Episode #13 – Wild Tonic – Holly Lyman

On this episode of The Foodpreneur, we’re talking Jun Kombucha, a honey-based fermented beverage, with Holly Lyman, founder of Wild Tonic. Learn about the story of how childhood summers up in North Pole, Alaska turned into a love for nature, art and fermentation – now bottled into Wild Tonic, the largest domestic producer of Jun […]

August 2, 2017 30
Food
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On this episode of The Foodpreneur, we’re talking Jun Kombucha, a honey-based fermented beverage, with Holly Lyman, founder of Wild Tonic. Learn about the story of how childhood summers up in North Pole, Alaska turned into a love for nature, art and fermentation – now bottled into Wild Tonic, the largest domestic producer of Jun Kombucha!

Visit them @ WildTonic.com

 

Time Stamped Show Notes

  • [1:18] — At a young age, Holly was first introduced to art, cooking, and fermentation by her Grandmother in North Pole, Alaska. Holly’s Grandmother had a greenhouse/art studio where she grew fresh tomatoes.
  • [4:02] — Holly didn’t ever think that she would be a Foodpreneur, her call and passion had always been art. Holly started off painting watercolor before she began painting with beeswax.
  • [6:21] — The “Jung” culture to create kombucha is considered the “mother of all kombucha.”
  • [7:46] — “Jung” kombucha has a lot more lactobacillus and higher micronutrients that derive from the honey it’s brewed with are an advantage of drinking Jung kombucha over regular kombucha.
  • [9:12] —  Originally, Holly and her husband bought brewing equipment to start a brewery. A couple years down the road they would use this same equipment not to brew beer, but to begin creating their own kombucha.
  • [11:21] —  Holly and her husband decided to move to Sedona, Arizona to be in an environment where they believed their product could be appreciated. After the move, Holly rented out a 3000 square foot space and bought out a local competitor.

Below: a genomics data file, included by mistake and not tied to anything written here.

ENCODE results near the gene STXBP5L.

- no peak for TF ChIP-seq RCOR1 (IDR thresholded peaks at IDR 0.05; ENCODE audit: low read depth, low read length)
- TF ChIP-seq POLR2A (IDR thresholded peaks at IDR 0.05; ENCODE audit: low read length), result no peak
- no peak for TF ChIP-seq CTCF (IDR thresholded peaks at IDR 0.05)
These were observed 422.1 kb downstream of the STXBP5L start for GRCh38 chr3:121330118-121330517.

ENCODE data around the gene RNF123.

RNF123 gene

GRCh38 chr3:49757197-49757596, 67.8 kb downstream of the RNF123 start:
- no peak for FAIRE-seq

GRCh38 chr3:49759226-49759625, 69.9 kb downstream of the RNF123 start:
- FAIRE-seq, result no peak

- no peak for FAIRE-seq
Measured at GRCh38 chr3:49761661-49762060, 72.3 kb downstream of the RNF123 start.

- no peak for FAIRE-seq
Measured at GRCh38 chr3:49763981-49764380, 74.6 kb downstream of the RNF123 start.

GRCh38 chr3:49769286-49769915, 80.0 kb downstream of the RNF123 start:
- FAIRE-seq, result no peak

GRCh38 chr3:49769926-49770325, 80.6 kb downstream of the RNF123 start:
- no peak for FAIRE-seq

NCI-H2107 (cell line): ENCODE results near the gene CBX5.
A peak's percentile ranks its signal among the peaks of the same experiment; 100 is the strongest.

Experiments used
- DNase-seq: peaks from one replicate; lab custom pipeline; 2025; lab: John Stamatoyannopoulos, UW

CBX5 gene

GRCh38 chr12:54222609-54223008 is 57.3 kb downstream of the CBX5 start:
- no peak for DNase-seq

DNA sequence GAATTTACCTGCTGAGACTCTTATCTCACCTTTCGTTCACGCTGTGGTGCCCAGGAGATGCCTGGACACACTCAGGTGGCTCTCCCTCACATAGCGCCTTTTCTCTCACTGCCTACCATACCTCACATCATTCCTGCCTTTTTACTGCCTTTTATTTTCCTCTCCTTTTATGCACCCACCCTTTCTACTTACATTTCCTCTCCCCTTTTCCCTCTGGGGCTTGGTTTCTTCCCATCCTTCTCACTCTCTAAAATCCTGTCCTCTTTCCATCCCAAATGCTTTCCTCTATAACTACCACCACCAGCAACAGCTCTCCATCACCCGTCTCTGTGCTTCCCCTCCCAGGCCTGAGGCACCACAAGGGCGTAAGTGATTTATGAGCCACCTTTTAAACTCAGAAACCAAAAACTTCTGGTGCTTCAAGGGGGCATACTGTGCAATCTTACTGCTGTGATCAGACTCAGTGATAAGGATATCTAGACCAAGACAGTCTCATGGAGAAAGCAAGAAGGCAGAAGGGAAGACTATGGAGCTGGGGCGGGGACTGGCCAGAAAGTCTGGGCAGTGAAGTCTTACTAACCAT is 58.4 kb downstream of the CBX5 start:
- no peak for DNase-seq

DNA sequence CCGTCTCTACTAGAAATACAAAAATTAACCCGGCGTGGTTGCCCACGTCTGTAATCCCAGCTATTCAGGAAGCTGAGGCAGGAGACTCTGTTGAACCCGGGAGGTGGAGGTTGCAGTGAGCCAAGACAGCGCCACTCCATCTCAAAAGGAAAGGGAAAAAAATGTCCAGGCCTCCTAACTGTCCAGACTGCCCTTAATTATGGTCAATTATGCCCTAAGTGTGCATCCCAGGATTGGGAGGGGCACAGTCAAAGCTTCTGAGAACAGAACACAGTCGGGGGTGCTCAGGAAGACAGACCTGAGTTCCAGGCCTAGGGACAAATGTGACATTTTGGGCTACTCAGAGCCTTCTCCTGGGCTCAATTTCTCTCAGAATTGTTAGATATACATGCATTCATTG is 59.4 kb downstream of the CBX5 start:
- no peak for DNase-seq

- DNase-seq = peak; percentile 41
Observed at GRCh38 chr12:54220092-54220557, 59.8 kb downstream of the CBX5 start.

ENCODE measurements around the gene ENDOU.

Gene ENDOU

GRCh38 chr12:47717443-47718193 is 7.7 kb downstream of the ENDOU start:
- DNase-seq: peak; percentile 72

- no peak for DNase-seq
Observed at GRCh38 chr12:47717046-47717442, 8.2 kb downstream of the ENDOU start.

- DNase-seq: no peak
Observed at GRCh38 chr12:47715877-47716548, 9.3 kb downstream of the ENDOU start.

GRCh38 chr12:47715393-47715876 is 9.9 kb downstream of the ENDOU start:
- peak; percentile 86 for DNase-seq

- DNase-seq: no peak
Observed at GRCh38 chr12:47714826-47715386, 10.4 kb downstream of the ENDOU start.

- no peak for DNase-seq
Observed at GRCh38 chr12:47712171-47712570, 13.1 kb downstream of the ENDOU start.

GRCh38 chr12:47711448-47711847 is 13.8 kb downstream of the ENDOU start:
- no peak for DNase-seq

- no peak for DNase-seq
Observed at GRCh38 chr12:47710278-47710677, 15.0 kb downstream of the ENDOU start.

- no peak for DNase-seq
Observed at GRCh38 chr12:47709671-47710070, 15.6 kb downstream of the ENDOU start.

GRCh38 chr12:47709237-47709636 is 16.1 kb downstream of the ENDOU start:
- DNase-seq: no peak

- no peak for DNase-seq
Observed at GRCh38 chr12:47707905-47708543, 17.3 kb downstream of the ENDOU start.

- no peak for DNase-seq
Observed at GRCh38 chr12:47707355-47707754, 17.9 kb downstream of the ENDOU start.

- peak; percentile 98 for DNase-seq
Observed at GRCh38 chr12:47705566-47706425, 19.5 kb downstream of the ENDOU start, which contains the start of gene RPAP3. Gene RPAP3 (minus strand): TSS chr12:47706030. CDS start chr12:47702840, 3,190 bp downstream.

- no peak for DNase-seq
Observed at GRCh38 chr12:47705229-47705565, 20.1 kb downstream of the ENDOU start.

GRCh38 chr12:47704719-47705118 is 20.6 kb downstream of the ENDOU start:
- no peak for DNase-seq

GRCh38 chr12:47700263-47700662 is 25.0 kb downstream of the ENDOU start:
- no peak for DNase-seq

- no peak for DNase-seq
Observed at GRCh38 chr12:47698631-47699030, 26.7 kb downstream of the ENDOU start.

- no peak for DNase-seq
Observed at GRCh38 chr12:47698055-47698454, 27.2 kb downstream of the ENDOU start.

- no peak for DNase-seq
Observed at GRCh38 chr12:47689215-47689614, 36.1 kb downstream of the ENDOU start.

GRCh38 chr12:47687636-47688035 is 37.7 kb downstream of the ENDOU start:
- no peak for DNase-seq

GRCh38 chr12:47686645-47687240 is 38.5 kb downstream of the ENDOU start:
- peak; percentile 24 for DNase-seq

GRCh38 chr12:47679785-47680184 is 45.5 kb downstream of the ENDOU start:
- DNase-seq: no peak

• [12:35] — Holly started her business with money that she had put away.
  • [13:47] — Holly shares with us why she is so inspired to help the “bee crisis” our world is no facing.
  • [16:18] — Holly believes that food labels (organic, non-gmo, etc.) is a very important initiative that companies need to pay more attention to. Holly also describes her take on permaculture.
  • [17:30] —  Holly began selling her product at local stores and farmers markets before it expanded to Whole Foods through their “forager program.” After the Whole Foods deal, the door was open and Wild Tonic became available in many more top-end, popular grocery stores.
  • [18:49] — Holly tells us about her new line of alcoholic kombucha.
  • [21:46] — Holly describes the challenges of scaling her business.
  • [23:10] — Holly’s newest project will be making hard ciders out of heirloom, nearly extinct apple varieties in an attempt to make an interesting product and save the apple type.
  • [26:56] — Holly always has honey in her household at all times. Holly’s favorite honey is a wild Tasmanian honey. Holly’s last meal would be one of her sourdough pizzas. Holly’s idol is Sandor Katz, one of fermentations biggest proponents.